Answer this: “Why should someone give YOU a recording contract?” to see why it is not a good question to ask. If you believe that you are the reason, try again. You should never be signed to a recording deal for this reason. Just because you can make good music doesn’t mean that someone will spend thousands of dollars in you. This would be an incredibly hazardous investment that wouldn’t even make sense. Would you go to a casino and risk everything on a single roulette spin if you had saved up $200,000? OR would you rather put your money into the hands of someone who has already shown they can make you even more money (at least on a lesser scale)? You would undoubtedly invest it wisely in someone who might assist you in increasing your financial gain. Recording labels think in this manner. Therefore, stop worrying about how to land a recording deal and start transforming yourself into a “smart investment” that any company would find useful right away. This calls for much more than just producing excellent music, being an excellent musician, or having a Facebook presence.

Here are some steps you may take to position yourself as a worthwhile investment for a record label:

  1. Before beginning to work with musicians, they should be aware of what the music business is searching for in them.
  2. Put forth daily effort to advance your musical career. Before they start working with you, record labels want to know that you have a solid track record. The more activities you engage in as an independent musician, the more probable it is that a record label will take an interest in you.
  3. Obtain training in the music business from a seasoned mentor who has achieved great success in the field and assisted others in landing record deals.

Record companies will start looking for YOU once you start building your music career on your own and become a shining example of success!

How Can I Get My Music “Heard” By More People? is a poor music career query number three.

Most musicians hope that as many people as possible would listen to their music because they think that doing so will help them pay their bills and succeed as professional musicians. However, the sheer number of listeners is not particularly important in and of itself. The number of individuals you are able to convert into ardent supporters who will stop at nothing to help you and your music is what matters most.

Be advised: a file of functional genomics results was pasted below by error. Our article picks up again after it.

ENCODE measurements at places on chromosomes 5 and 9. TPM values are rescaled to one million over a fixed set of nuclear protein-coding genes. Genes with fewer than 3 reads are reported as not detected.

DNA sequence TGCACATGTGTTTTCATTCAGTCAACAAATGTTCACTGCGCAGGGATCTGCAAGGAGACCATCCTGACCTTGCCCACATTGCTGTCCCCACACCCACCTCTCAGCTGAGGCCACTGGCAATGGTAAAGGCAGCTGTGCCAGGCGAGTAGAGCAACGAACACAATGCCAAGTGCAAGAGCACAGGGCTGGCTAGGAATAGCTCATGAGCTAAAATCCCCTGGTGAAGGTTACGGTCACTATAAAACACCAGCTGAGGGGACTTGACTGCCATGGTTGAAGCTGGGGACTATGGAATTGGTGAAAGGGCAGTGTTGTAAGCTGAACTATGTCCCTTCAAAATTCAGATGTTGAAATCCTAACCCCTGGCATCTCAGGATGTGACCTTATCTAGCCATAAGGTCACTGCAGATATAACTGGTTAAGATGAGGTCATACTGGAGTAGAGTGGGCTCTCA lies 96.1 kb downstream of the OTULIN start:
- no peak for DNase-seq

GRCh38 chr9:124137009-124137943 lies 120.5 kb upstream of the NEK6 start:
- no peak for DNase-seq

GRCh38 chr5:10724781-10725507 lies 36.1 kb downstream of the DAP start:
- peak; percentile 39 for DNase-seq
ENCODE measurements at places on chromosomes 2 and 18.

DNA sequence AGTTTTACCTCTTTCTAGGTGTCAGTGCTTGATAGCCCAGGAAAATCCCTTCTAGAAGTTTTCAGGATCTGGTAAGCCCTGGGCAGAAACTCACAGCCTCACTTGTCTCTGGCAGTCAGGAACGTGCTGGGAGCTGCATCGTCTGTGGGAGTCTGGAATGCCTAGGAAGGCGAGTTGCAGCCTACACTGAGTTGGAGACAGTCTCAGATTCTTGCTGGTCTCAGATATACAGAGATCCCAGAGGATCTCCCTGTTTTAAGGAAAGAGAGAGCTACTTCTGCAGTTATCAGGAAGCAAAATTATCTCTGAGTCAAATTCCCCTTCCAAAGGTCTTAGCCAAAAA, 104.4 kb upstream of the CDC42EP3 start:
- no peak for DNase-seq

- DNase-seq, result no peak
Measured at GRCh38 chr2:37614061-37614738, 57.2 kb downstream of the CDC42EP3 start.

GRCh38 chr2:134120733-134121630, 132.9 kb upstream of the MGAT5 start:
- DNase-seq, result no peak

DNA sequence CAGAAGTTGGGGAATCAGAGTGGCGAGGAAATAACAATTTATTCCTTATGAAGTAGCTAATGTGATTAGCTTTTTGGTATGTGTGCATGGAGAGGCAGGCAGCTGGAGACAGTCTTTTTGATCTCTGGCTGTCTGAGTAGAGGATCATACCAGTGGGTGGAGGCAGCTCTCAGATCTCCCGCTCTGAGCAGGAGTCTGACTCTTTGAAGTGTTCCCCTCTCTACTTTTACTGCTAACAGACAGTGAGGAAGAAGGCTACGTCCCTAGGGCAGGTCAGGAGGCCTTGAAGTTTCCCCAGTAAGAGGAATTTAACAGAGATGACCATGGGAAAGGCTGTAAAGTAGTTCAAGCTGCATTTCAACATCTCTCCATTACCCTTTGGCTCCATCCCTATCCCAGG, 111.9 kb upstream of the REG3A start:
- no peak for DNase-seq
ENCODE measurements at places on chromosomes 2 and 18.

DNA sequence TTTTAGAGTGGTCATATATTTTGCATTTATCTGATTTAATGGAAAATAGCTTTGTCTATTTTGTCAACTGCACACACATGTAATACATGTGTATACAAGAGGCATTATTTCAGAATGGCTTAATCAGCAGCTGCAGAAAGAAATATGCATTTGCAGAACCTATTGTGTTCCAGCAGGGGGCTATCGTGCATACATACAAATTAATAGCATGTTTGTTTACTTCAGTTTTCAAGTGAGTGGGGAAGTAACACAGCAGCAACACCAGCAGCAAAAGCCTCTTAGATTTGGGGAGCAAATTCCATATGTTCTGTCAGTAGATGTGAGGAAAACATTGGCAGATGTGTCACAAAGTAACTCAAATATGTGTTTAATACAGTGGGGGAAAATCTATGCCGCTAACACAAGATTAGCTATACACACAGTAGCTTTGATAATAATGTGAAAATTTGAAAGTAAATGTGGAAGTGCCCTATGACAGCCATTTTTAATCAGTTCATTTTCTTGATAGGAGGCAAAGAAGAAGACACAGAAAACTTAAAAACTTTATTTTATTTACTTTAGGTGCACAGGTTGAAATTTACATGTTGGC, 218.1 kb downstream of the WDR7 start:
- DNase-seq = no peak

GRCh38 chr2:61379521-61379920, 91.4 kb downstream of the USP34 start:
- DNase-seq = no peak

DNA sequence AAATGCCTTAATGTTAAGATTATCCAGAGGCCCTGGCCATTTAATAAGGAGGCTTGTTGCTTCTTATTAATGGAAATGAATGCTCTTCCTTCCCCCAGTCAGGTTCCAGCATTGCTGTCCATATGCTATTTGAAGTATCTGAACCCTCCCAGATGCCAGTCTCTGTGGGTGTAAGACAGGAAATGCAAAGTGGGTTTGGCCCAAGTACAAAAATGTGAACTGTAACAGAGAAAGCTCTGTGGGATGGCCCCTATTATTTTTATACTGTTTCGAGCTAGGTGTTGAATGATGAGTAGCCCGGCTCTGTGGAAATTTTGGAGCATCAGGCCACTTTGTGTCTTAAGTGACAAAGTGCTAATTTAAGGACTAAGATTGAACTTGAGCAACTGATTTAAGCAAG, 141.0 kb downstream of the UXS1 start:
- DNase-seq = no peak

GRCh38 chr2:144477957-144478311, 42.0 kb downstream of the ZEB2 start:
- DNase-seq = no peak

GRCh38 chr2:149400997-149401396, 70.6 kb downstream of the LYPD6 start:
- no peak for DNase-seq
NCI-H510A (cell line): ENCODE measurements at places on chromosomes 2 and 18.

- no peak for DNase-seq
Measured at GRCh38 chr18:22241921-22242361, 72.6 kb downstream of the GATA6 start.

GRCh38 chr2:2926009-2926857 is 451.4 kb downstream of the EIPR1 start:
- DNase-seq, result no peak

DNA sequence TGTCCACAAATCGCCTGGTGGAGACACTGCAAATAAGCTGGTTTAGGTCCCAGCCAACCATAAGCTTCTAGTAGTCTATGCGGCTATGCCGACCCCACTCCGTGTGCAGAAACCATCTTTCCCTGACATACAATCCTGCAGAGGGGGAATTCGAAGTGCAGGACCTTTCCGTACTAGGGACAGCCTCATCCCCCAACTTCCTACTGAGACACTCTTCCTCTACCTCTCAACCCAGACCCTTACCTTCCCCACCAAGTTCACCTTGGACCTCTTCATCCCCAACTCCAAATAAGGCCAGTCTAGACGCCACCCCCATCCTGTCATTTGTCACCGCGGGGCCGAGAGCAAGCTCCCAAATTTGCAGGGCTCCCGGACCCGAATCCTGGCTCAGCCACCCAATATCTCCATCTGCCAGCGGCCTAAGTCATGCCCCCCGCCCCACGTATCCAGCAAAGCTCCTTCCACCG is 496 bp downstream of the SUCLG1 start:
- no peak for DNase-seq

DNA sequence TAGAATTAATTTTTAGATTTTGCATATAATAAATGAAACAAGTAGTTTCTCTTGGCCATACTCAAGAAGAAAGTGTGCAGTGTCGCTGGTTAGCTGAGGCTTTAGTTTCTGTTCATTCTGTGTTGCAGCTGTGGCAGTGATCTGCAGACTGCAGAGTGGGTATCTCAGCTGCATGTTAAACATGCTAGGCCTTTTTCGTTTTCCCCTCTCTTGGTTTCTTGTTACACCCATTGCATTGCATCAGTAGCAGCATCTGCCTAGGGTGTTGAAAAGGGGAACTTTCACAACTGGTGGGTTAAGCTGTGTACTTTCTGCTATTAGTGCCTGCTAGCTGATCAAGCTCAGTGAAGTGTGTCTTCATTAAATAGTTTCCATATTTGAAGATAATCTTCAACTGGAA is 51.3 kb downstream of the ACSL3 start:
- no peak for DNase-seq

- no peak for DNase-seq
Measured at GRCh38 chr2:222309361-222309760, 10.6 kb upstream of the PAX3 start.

Instead of worrying about how to increase the number of people who hear your music, focus on making your current fans into true FANatics. The total number of individuals who hear your music won’t matter until you have a plan in place for converting “casual fans” into “hardcore fans.”

What Is The Best Music City To Move To? is a bad music career question no. 4.

Many musicians believe that relocating to a “music city” will greatly increase their chances of success in the music business. Then, with this belief in mind, they pack up their belongings and relocate, thinking that once they get there, opportunities will just “fall into their lap.” After some time at their new place and nothing seems to have changed, they start to blame the city and start looking for somewhere else to move to (totally oblivious to the REAL reasons they aren’t succeeding).

The following is the reality regarding the role that “location” plays in musical success: You can succeed as a professional musician regardless of where you live. This is especially true today, when it’s simpler than ever for anyone, no matter where they live, to secure a recording contract, release music, plan world tours, or perform as a session musician. The fact that a musician lived in one place as opposed to another did not determine their level of achievement. If that were the case, there wouldn’t be any successful musicians residing in large music scenes-free cities. No matter where you live, the same basic concepts apply to building a successful music career. For more details download lagu